• Canadian Task Force on the Periodic Health Examination --
  • Routine active case-finding of problem drinking is highly recommended on the basis of the high prevalence of this problem among patients in medical practices, its association with adverse consequences before the stage of dependency is reached, and its amenability to a counseling intervention by clinicians. Detection of biomarkers is not recommended, although this may be useful to confirm suspicions raised by use of patient administered questionnaires (eg, Alcohol Use Disorders Identification Test [AUDIT], the Michigan Alcoholism Screening Test [MAST] and the Drug Abuse Screening Test [DAST]).
  • US Preventive Services Task Force --
  • Screening to detect problem drinking is recommended for all adult and adolescent patients. Screening should involve a careful history of alcohol use and/or the use of standardized screening questionnaires. Routine measurement of biochemical markers is not recommended in asymptomatic persons. Pregnant women should be advised to limit or cease drinking during pregnancy. Although there is insufficient evidence to prove or disprove harm from light drinking in pregnancy, recommendations that women abstain from alcohol during pregnancy may be made on other grounds. All persons who use alcohol should be counseled about the dangers of operating a motor vehicle or performing other potentially dangerous activities after drinking alcohol.

There is insufficient evidence to recommend for or against routine screening for drug abuse with standardized questionnaires or biologic assays. Including questions about drug use and drug-related problems when taking a history from all adolescents and adult patients may be recommended on other grounds including the prevalence of drug use and the serious consequences of drug abuse and dependence. All pregnant women should be advised of the potential adverse effects of drug use on the development of the fetus. Clinicians should be alert to the signs and symptoms of drug abuse in patients and refer drug abusing patients to specialized treatment facilities where available.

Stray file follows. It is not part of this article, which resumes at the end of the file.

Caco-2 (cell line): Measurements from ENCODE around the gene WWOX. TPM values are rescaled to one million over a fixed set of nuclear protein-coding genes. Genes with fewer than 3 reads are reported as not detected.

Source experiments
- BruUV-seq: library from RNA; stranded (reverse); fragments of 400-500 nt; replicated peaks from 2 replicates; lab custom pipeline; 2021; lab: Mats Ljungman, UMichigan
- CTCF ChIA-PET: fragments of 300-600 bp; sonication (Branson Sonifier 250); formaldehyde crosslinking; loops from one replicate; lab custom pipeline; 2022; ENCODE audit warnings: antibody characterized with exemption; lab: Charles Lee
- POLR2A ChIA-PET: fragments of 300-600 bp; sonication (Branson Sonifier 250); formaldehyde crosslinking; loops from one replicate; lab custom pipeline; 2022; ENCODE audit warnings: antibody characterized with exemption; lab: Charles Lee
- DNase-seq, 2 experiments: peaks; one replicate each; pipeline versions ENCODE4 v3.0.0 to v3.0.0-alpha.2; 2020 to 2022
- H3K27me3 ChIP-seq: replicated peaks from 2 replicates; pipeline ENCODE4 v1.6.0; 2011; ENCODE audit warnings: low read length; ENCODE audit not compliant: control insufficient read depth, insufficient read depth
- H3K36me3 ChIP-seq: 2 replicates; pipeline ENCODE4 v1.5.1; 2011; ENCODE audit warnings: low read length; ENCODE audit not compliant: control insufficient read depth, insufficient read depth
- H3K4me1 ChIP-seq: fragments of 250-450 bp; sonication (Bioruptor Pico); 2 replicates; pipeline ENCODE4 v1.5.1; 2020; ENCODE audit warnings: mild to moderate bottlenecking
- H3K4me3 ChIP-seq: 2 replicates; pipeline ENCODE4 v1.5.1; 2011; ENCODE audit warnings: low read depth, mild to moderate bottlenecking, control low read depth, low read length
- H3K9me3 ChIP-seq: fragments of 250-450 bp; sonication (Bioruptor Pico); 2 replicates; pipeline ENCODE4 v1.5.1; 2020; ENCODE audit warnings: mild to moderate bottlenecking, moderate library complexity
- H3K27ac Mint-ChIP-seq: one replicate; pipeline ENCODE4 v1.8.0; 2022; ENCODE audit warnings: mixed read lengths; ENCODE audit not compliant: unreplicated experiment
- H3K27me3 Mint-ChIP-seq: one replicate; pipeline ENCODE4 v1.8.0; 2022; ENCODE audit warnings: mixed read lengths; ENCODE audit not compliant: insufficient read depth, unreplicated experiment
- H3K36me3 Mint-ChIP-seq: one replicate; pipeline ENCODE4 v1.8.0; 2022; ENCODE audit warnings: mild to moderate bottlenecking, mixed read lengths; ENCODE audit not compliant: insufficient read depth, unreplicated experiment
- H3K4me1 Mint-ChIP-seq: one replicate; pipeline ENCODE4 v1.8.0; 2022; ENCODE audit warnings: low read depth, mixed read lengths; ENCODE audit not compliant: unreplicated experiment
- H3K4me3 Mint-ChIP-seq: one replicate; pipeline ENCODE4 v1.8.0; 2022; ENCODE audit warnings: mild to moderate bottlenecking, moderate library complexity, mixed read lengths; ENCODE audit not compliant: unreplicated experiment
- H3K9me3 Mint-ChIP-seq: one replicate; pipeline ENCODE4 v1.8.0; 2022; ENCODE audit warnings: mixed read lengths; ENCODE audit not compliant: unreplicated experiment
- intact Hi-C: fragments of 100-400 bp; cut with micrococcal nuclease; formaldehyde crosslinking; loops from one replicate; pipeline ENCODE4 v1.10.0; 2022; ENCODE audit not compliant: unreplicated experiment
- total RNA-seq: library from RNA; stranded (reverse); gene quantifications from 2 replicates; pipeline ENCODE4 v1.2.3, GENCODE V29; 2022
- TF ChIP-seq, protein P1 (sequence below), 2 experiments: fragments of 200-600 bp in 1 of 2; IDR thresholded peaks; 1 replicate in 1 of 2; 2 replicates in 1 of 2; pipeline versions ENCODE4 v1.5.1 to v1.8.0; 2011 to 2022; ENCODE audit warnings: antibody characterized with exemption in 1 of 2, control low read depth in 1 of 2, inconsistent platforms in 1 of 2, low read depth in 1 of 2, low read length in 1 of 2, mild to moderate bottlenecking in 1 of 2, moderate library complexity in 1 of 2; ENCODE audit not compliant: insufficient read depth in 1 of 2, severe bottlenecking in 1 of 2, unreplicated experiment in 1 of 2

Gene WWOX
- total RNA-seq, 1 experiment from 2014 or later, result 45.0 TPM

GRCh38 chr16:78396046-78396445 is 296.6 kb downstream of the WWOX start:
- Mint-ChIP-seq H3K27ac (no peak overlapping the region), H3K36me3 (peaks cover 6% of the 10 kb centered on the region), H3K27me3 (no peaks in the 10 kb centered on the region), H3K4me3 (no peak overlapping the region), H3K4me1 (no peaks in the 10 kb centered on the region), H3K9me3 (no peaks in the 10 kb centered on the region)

Basics of Identification for Abuse of Alcohol and Other Drugs

1. Conduct an Alcohol/Drug History

Identifying patients with substance abuse problems is critical. Begin history-taking with questions about relatively nonthreatening subjects -- such as the number of cups of caffeinated beverages the patient drinks per day -- before moving on to questions about the types, amounts, duration, and patterns of use of legal and illegal substances. When asking questions about frequency and use, be aware that there may be a tendency among patients to under-report use. However, such questions may be helpful in identifying individuals who drink large quantities (eg, binge drinkers). Questions about the negative consequences of abuse can also be helpful in assessing the magnitude of the problem. Areas that may be addressed include: driving history, employment history, educational progress, legal problems, family life, social activities, and enrollment in treatment programs. Asking about family history of substance abuse will help assess the patient's genetic vulnerability. If the patient has made previous attempts to stop or moderate use of alcohol or drugs, ask about the methods, barriers encountered, and degree of success. Table 53.1 and Figure 53.1 outline the screening algorithm recommended by the National Institute on Alcohol Abuse and Alcoholism. Table 53.2 provides sample questions for taking clinical histories about drug use.

Table 53.1. Screening Procedures for Alcohol-Related Problems.

Table

Table 53.1. Screening Procedures for Alcohol-Related Problems.

Figure 53.1. Steps for Alcohol Screening and Brief Intervention.

Figure

Figure 53.1. Steps for Alcohol Screening and Brief Intervention. From: National Institute on Alcohol Abuse and Alcoholism. The Physician's Guide to Helping Patients With Alcohol Problems. Bethesda, Md. Department of Health (more...)

Table 53.2. Examples of Questions for Taking Clinical Histories About Drug Use.

Table

Table 53.2. Examples of Questions for Taking Clinical Histories About Drug Use.

2. Use Brief Screening Questionnaires

Brief, self-administered screening questionnaires can help identify patients in need of more detailed evaluation. Examples of such tools include: the Alcohol Use Disorders Identification Test (AUDIT), the Michigan Alcoholism Screening Test (MAST), and the Drug Abuse Screening Test (DAST). See Provider Resources.

3. Ask about physical symptoms

Ask the patient about physical symptoms of substance abuse. Examples include frequent headaches or other chronic tension states, absence from work based on vague physical complaints, insomnia, unexplained mood changes, gastrointestinal disorders, uncontrolled hypertension, impotence and other sexual disorders, and neuropathies.